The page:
WINDOW ROCK - Agency staff from the Navajo Nation Department of Veteran Affairs defended claims that the construction of veteran homes as part of the Navajo Veterans Housing Project is not proceeding fast enoughat the May 14 Health, Education, and Human Services Committee meeting.
HEHSC chair Council Delegate Jonathan Hale (Oak Springs, St. Michaels), explained that the presentation from the Navajo Nation Department of Veterans Affairs was necessary to inform the public about the ongoing construction of homes for Navajo veterans.
In 2013, the Navajo Nation Council approved a two-percent set aside from the Veterans Trust Fund for the Department of Navajo Veterans Affairs to construct 15 homes and to provide renovations in each of the five Navajo agencies on an annual basis for a total of four years. Overall, 300 homes are expected to be constructed for Navajo veterans.
"For the Shiprock agency, our goal is to build quality homes for veterans. A home that will last a long time. It seems like we may be going slowly but that's the reason. We are putting these homes together at a pace where all the workers are doing quality work," said Wallace Charley, veteran's service officer for the Department of Navajo Veterans Affairs Shiprock Agency office.
Construction takes place in four phases that include the footing, stem wall, sub-floor, roofing, electrical, plumbing and drywall implementation of the new homes. Refrigerators, ovens, the septic tank and leach lines are not included in the house packages.
According to the report, the Fort Defiance Agency has built four veteran homes, which are in the last stages of Phase II including the installation of exterior and interior walling, roofing, windows and doors.
"In Tohatchi, the veteran is a National Guard. He is getting ready to be deployed back into a hot zone and he is looking forward to spending a night in his new house before he leaves. He is scheduled to be deployed to Turkey sometime in June," said Kendall Long, administrative service officer for the Fort Defiance Agency.
A contract with Home Depot allows the business to deliver and supply the agencies with bulk housing materials. Home Depot conducts eight-10 weekly deliveries from their Farmington warehouse throughout the Navajo Nation.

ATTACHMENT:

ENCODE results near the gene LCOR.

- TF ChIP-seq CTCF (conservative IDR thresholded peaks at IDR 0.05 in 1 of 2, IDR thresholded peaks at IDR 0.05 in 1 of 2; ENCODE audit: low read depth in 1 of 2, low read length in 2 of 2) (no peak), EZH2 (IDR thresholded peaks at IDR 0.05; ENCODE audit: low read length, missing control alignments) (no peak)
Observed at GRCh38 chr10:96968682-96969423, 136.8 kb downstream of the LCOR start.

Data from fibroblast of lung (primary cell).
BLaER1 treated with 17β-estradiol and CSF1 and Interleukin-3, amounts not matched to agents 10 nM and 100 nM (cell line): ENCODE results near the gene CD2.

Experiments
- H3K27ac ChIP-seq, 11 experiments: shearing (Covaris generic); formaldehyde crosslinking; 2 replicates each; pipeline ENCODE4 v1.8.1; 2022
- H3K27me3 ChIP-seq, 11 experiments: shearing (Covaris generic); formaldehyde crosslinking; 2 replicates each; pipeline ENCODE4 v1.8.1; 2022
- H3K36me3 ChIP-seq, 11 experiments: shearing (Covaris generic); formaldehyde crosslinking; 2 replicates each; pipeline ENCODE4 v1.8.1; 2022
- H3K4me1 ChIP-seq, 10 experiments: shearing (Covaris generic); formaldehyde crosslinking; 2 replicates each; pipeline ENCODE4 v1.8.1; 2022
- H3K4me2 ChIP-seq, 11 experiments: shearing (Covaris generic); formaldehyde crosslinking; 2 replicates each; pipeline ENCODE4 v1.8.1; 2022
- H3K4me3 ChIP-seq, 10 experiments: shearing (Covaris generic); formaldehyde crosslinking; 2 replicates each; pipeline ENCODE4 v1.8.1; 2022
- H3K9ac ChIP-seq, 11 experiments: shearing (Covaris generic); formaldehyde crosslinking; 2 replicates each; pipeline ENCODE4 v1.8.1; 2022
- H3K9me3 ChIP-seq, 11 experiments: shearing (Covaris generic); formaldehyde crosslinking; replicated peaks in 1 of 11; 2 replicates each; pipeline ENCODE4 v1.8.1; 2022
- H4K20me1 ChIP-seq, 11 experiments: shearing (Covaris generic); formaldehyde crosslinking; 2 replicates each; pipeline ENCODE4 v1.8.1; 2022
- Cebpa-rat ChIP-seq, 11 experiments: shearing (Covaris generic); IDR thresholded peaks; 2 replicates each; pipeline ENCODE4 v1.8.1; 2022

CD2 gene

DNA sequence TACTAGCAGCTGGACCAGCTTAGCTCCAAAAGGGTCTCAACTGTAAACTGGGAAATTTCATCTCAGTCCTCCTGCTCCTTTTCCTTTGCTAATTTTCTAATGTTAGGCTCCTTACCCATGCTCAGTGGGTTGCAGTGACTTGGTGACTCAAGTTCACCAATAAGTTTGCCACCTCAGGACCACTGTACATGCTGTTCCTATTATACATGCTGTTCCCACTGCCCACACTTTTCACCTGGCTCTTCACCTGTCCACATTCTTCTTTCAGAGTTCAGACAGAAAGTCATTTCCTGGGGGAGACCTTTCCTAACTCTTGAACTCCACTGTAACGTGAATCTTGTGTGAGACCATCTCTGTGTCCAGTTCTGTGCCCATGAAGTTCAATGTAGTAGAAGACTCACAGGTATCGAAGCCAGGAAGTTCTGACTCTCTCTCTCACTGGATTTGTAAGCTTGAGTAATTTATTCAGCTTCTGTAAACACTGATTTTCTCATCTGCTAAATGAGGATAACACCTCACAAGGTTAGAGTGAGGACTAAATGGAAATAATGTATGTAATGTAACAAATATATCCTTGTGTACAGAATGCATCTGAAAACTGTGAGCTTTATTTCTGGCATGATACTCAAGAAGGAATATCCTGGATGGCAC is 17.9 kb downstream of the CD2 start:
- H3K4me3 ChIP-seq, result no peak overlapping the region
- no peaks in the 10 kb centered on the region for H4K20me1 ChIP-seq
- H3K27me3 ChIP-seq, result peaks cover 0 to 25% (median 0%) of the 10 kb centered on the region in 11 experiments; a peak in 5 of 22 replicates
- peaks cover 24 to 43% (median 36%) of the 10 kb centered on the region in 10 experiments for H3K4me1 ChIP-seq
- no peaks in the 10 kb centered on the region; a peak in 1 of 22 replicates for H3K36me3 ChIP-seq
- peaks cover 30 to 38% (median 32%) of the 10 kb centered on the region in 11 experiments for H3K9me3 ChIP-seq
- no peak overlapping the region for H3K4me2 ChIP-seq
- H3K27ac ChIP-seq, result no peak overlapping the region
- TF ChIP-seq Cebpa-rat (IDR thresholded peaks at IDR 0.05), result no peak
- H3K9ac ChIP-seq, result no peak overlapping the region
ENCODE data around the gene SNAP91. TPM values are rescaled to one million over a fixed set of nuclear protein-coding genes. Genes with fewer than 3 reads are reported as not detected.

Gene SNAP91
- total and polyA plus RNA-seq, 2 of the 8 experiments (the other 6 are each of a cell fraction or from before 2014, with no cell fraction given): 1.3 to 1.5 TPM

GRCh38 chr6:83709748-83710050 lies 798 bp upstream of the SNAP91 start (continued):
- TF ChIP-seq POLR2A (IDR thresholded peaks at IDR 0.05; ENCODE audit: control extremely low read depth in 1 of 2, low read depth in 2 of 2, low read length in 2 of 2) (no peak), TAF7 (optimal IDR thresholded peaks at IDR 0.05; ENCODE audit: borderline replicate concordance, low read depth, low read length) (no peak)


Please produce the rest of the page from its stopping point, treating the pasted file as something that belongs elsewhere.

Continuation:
"The collaborative efforts and teamwork need to continue with these homes. The projects are starting to move and productivity is happening. As you know at our chapter, these projects are hindering in our area. One of the unique things that has happened is we have Home Depot on board," said HEHSC member Council Delegate Kenneth Maryboy (Mexican Water, Aneth, Teecnospos, Tółikan, Red Mesa).
HEHSC member Council Delegate Dwight Witherspoon (Black Mesa, Forest Lake, Hardrock, Pinon, Whippoorwill) supports the project's initiatives and recommends that the agencies work with veterans and other departments.
"I certainly wanted to thank you for the information and I am very happy to see the progress occurring. The recommendation being provided might be also for the veterans participating in the construction wor proposing the opportunity for their involvement, and working with other departments and agencies to see about their divisional participation," Witherspoon said.
According to the report, budget expenditures of veteran housing projects are increasing and, overall, all agencies have spent 43 percent of their allocated budget.
"When this first initiative started back a year ago, we had over 100 veterans on our waiting list. We brought that down to 46. We are still actively recruiting, letting veterans know that this initiative is available to them for housing," Long said.
More like this story
- Navajo Council amends veterans fund to build homes for Navajo veterans
- Critical concerns reported for Navajo Nation veterans issues
- Mismanagment and deficiencies found in audit of Navajo Veteran Affairs housing program
- Tonalea Chapter aims to build 500 homes in next five years
- Marine veteran receives new home through Navajo Nation partnership